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Monday night has become soybean night

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Monday nights look like being soybean nights.

OK, not this week, with the US independence day holiday causing delays to some official reports.

But for normal weeks, Monday crop health reports from the US Department of Agriculture look like taking on particular importance for soybeans, following data showing that American farmers have sown surprisingly low levels of the oilseed.

If the acres aren't there, it is on good yields that buyers must rely to lift supplies.

Tight supplies

After all, last week's surprise US data on crop sowings and stocks, while unveiling plenty of extra corn, left soybean supplies looking even more snug.

Last week's 1.4m-acre cut to USDA estimates for soybean sowings this spring equates to some 60m bushels less production at an average yield. And, in fact, the loss may be bigger, given that the area lost has been focused in states such as Nebraska, Illinois and Iowa which are among the most productive.

That swamps the boost to supplies from extra soybeans left over from last year's harvest. (US stocks were, as of a month ago, some 23m bushels larger than had been thought.)

Indeed, it is not difficult to get to a stocks-to-use ratio – a key metric for the availability of crop supplies and therefore of their pricing potential – to match the 4.5% or so which represents, in essence, the lowest that the market can get to.

That kind of level has been reached in a number of recent seasons, notably in 1972-73, 2003-04 and 2008-09, kicking off strong rises in prices each time to keep consumption under control.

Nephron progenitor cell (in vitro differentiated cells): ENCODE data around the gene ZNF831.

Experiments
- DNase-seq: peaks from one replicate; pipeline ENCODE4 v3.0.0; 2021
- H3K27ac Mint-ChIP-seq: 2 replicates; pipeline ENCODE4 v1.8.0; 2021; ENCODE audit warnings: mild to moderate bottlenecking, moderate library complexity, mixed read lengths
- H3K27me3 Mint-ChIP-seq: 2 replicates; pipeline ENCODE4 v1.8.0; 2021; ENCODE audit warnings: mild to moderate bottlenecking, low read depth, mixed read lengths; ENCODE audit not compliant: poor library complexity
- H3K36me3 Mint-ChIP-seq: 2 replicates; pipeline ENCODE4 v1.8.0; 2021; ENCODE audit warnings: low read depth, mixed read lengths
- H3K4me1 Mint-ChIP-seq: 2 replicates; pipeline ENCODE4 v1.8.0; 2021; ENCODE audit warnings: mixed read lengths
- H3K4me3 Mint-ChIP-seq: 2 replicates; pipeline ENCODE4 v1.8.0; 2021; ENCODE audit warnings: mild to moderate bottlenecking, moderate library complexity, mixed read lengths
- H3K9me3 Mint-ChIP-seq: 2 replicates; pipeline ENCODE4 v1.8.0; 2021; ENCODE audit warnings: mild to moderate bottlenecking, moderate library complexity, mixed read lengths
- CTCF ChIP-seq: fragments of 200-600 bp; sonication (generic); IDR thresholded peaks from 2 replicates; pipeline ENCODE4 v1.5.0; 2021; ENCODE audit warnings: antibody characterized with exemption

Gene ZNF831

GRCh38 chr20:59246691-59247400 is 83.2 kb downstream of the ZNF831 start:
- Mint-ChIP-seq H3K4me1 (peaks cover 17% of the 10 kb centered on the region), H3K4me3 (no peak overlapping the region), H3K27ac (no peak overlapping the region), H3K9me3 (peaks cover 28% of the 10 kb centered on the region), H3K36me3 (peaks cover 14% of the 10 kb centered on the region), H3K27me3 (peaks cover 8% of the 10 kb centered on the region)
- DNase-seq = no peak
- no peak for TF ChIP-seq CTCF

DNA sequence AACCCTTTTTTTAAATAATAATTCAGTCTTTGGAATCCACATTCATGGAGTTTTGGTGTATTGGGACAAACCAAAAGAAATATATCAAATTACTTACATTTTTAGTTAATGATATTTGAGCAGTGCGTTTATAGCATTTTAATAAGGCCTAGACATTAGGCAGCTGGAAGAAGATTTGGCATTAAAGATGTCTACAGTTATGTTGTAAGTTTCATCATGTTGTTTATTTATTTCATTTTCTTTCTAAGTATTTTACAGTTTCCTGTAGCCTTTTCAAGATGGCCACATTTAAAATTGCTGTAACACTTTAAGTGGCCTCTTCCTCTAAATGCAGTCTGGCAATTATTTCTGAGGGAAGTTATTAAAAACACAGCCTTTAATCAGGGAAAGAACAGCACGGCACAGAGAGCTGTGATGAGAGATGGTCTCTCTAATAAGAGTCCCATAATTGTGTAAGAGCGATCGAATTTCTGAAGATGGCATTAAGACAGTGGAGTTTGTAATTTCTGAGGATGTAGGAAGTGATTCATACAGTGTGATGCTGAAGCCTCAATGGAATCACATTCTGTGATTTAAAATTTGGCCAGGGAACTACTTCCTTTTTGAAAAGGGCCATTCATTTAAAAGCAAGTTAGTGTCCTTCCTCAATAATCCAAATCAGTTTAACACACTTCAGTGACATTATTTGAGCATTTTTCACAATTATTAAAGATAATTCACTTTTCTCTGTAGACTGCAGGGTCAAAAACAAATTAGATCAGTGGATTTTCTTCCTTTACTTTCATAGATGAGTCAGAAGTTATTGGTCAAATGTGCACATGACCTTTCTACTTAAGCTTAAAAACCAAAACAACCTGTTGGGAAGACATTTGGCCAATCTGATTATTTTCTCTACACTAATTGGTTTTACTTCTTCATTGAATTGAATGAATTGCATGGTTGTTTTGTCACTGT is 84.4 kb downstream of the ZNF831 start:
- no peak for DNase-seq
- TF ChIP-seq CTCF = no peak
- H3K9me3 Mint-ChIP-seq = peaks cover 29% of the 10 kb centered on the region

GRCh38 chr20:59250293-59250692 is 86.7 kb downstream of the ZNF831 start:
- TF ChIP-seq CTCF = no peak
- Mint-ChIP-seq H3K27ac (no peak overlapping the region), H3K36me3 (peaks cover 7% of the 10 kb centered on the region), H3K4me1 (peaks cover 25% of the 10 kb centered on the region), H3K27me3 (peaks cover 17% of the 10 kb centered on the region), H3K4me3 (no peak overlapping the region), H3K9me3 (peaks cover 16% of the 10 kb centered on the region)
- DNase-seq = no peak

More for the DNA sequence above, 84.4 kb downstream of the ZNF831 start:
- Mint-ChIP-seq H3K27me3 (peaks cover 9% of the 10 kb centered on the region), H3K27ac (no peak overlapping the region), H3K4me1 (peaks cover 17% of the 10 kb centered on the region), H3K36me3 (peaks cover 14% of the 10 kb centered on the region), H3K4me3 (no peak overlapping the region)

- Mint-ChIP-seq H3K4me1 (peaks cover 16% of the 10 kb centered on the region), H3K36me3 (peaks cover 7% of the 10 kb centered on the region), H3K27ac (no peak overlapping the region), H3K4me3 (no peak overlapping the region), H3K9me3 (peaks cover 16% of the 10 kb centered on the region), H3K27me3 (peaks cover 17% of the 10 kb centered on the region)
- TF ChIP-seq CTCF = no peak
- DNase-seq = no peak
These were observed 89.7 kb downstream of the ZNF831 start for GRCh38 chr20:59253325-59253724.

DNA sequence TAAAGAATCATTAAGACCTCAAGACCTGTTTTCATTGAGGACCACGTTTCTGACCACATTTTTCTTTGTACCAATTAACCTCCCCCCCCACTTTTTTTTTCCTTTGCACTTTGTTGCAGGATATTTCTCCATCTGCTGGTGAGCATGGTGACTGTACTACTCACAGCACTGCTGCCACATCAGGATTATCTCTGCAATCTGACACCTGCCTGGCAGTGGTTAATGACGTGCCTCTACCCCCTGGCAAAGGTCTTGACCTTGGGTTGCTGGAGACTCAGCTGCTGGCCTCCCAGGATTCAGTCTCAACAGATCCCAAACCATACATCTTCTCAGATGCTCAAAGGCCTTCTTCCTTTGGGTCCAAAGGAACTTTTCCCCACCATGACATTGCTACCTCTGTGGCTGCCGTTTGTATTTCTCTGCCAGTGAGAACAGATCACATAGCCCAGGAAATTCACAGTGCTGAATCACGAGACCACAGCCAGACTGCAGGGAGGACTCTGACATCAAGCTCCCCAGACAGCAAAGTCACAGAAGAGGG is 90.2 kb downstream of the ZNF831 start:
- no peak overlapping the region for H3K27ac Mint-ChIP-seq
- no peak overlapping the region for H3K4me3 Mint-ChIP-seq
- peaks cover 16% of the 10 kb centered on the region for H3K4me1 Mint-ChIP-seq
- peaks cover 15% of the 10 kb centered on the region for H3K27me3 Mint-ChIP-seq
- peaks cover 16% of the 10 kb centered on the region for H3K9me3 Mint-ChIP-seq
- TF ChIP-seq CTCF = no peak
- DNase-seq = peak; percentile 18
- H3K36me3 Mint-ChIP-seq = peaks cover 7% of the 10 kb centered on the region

Every bushel counts

The best hope for buyers this time, now that soybeans have lost the acreage war, would be (bar a blow-up in a major consumer such as China) for the oilseed to win favourable growing conditions.

A one bushel-per-acre rise in yield, after all, would add more than 40m bushels to stocks. And that's equivalent to an inventory rise of more than one-quarter, working through last week's acreage and inventory statistics at face value.

Conversely, of course, a one bushel-per-acre fall signals sharply tighter supplies, which would likely force a big rise in prices to ration demand.

Summer challenge

Which is why condition data will be particularly crucial to soybean prices.

So far, the data is looking OK for buyers, with 65% of the crop rated in "good" or "excellent" condition. But that's no cause for comfort given the length of the growing season still ahead.

The figure was 70% at this time in 2003, only to crumble below 40% in the autumn, when the crop turned in a yield of 33.9 bushels per acre. That is nearly 10 bushels per acre below what is being forecast for 2011.

Expect every percentage point to make a difference in soybean market sentiment this year until whatever is harvested is safely in the silo.


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